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Life From The Box: George Costanza (Seinfeld)

I thought I would start popping an article in every month that concerns TV/Movies and everyday life. Movies and TV shows often have relatable characters, situations and storylines whether set in a fantasy land or based on real people and the real world. I’m sure we all have a screen character that we can relate to in some way whether through their actions or lived experience, some even inspiring us to look at ourselves and how we would deal with a similar situation they are facing.


Through specializing and working with clients experiencing stuck-points, the first idea that came to me for this post was looking at Seinfeld character George Costanza in the episode “The Opposite” (s5, e22). George, feeling miserable and dejected about his life, greets Jerry and Elaine in their favourite coffee shop and proceeds to tell them that he believes every decision he has made and every instinct he has followed in his life until now has been wrong. He then decides to do the opposite of everything he would naturally do, leading to a series of gains culminating with a dream job at his beloved New York Yankees.




Now, I am certainly not condoning or encouraging some of the drastic measures George enacts to alleviate his existential crisis, but as a general idea, it is certainly something worth exploring when we encounter points in our life in which we feel 'stuck'.


One quote that circulated a lot during studies for my degree was ‘Do what you’ve always done, get what you’ve always got”, which I think is quite relatable here. This is the realization George comes to in this episode which sees him change his strategy in life by doing 'the opposite' to what he would usually do. Situations that evoke consistent ill feeling in us can make us continually ask a ‘why?’ question that can lead to a circular thought pattern that never really seeks an answer. Therefore, these ‘why?’ questions are always best coupled with a ‘what?’ and a ‘how?’.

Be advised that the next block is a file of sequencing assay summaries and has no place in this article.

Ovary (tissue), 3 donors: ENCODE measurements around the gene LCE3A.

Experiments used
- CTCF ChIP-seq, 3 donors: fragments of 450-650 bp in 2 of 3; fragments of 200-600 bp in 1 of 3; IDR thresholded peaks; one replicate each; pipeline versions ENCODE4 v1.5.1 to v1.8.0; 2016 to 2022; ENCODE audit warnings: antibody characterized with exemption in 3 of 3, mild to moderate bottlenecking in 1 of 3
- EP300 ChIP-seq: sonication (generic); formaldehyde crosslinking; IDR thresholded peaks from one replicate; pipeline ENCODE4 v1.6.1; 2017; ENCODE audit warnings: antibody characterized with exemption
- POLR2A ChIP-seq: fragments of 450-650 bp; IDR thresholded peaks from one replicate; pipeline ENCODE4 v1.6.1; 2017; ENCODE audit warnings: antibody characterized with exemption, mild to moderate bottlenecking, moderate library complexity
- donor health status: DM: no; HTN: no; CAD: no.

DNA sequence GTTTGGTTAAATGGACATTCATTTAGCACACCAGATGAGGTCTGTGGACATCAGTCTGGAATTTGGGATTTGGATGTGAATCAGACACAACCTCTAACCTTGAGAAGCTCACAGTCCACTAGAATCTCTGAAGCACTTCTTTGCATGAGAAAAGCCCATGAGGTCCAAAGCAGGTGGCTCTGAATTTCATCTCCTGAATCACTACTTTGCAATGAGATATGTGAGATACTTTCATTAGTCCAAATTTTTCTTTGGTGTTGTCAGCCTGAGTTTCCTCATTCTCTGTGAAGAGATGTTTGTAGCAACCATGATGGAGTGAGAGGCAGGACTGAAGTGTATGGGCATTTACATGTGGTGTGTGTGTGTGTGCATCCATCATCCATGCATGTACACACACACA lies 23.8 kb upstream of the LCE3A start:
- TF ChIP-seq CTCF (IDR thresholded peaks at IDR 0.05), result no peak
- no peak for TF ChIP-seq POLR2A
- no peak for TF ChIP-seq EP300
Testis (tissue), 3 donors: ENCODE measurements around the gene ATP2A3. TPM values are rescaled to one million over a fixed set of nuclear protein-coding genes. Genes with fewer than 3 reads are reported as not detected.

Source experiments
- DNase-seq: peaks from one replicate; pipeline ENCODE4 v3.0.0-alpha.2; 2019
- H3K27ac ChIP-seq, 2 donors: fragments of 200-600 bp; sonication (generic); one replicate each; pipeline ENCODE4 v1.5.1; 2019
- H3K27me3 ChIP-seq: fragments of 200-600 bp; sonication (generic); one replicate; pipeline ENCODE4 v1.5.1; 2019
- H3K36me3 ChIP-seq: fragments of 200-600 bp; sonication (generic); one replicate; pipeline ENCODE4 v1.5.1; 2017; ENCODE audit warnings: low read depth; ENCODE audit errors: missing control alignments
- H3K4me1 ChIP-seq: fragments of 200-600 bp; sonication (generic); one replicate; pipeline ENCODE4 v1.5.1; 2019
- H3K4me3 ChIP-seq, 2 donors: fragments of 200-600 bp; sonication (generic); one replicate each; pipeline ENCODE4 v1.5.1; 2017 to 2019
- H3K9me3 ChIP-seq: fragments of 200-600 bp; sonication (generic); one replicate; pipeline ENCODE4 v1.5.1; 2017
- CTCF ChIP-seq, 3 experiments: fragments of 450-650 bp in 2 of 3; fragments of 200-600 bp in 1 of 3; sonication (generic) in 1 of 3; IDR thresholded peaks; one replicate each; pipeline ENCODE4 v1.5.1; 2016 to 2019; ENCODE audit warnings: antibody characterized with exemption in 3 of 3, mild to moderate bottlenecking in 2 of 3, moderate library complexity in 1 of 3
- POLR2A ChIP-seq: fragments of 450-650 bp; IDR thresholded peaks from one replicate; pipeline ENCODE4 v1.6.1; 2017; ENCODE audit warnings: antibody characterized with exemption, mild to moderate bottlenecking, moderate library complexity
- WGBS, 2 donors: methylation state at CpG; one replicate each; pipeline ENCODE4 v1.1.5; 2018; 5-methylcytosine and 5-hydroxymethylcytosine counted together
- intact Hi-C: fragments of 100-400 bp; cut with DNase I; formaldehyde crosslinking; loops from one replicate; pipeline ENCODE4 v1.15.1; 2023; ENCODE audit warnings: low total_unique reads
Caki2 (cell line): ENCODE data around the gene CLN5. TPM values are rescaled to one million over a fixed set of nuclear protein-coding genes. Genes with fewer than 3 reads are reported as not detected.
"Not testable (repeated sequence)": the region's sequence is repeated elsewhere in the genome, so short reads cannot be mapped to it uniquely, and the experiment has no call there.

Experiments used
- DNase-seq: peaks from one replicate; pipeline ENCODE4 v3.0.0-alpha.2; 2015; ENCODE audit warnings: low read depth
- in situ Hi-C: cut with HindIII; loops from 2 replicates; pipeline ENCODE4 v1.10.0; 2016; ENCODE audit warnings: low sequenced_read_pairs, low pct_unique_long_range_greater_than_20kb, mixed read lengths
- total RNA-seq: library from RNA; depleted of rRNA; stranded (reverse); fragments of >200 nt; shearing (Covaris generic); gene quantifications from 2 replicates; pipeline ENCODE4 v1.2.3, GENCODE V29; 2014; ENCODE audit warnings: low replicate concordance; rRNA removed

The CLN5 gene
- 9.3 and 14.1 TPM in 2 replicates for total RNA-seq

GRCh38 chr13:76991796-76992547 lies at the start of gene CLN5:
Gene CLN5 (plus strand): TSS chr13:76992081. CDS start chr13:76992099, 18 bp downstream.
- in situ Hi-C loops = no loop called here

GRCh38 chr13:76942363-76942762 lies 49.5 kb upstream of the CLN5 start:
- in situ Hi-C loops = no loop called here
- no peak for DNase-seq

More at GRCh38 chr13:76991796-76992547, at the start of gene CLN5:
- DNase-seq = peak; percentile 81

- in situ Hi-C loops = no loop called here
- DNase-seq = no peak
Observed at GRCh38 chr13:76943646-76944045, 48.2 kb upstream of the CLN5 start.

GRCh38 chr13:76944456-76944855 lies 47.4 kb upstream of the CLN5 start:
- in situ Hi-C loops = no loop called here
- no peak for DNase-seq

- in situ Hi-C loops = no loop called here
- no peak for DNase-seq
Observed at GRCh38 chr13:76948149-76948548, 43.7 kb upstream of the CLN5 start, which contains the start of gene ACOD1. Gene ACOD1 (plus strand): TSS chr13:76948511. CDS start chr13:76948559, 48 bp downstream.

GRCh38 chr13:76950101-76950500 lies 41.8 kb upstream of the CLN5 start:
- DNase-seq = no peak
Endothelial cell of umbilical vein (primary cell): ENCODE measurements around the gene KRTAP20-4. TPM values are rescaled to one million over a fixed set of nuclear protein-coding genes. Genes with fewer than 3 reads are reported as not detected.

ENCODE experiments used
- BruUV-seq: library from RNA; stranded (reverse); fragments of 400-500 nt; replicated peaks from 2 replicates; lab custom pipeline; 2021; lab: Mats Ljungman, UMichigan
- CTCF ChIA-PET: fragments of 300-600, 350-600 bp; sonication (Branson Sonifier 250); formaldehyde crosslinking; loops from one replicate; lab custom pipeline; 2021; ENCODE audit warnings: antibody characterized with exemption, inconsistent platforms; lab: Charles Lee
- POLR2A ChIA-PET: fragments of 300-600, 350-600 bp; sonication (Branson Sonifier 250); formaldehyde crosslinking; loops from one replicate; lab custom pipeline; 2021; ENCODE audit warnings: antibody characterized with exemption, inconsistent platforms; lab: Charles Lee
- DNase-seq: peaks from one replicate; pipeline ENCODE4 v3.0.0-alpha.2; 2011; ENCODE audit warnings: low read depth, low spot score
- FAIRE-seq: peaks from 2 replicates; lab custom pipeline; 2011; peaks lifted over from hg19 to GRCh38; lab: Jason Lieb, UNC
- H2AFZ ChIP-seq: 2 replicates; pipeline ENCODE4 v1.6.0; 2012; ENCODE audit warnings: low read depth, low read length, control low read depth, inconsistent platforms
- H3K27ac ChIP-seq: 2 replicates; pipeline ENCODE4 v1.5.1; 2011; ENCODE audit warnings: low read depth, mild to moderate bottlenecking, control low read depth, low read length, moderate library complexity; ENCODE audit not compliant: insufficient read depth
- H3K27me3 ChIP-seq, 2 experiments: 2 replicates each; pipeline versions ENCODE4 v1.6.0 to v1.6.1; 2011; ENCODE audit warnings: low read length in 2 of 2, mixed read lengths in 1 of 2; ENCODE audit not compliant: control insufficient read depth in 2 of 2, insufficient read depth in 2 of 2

Those who are familiar with the Seinfeld series would agree that George quite often symbolizes a martyr of flawed existence, questioning yet expecting and accepting he will end up with the raw end of the stick in most situations. Yet in this episode, he adds the ‘how?’ and the ‘what?’ question, discovering that by following his natural instincts and making decisions based on these, it has not led to the outcomes he had desired. This assessment allowed him to uncover a plan that suggested maybe using an alternative decision-making process would lead to alternative (desired) results.




But acting on this plan is where George shines. Whilst being hesitant and dismissive at first, he realizes that the only way to see if this works, is to try it. He starts by changing his usual lunch order, assertively asking a lady out he would never dare approach before and even states flat-out to her that he is unemployed and lives with his parents. For every act he follows through with, he gets the desired outcome (including the girl), turning his initial motivation of desperation into a lifestyle of confidence. In a similar way that negative circular thinking maintained his 'stuckness', the positive action and move for change he enacted led to more positive circular thinking that maintained his desired lifestyle and confidence.


When we find ourselves in similar ‘stuck’ situations, it is helpful to not only spend some time asking why, but also how this may have happened and what we can do about it. The ‘why?’ may be helpful in identifying reasons, but these are generally only a personal theory. The ‘how?’ can help identify what we may have done, the processes involved and includes evidence that can back-up or dismiss our theory. The ‘what?’ question of course, helps us uncover what we can do about it, the resources we have to achieve it and what potential outcomes may arise. In acting on this, we may be able to move forward from our stuck-point and into our own desired ‘New York Yankees’ outcome.




If you know of another character in film or TV you think may be interesting for me to write about, please contact me through the form on the website and I will be sure to add it to my list. Of course, if yourself or someone you know may need support in dealing with a stuck-point or any other concern, confidential appointments can be made by calling 0481 291 132.


Take care


Greg


*This post is a discussion on a fictional narrative and identifying similar aspects within it that we may be able to apply to our lives. It is acknowledged that these aspects may not suit every person in every situation at every time.

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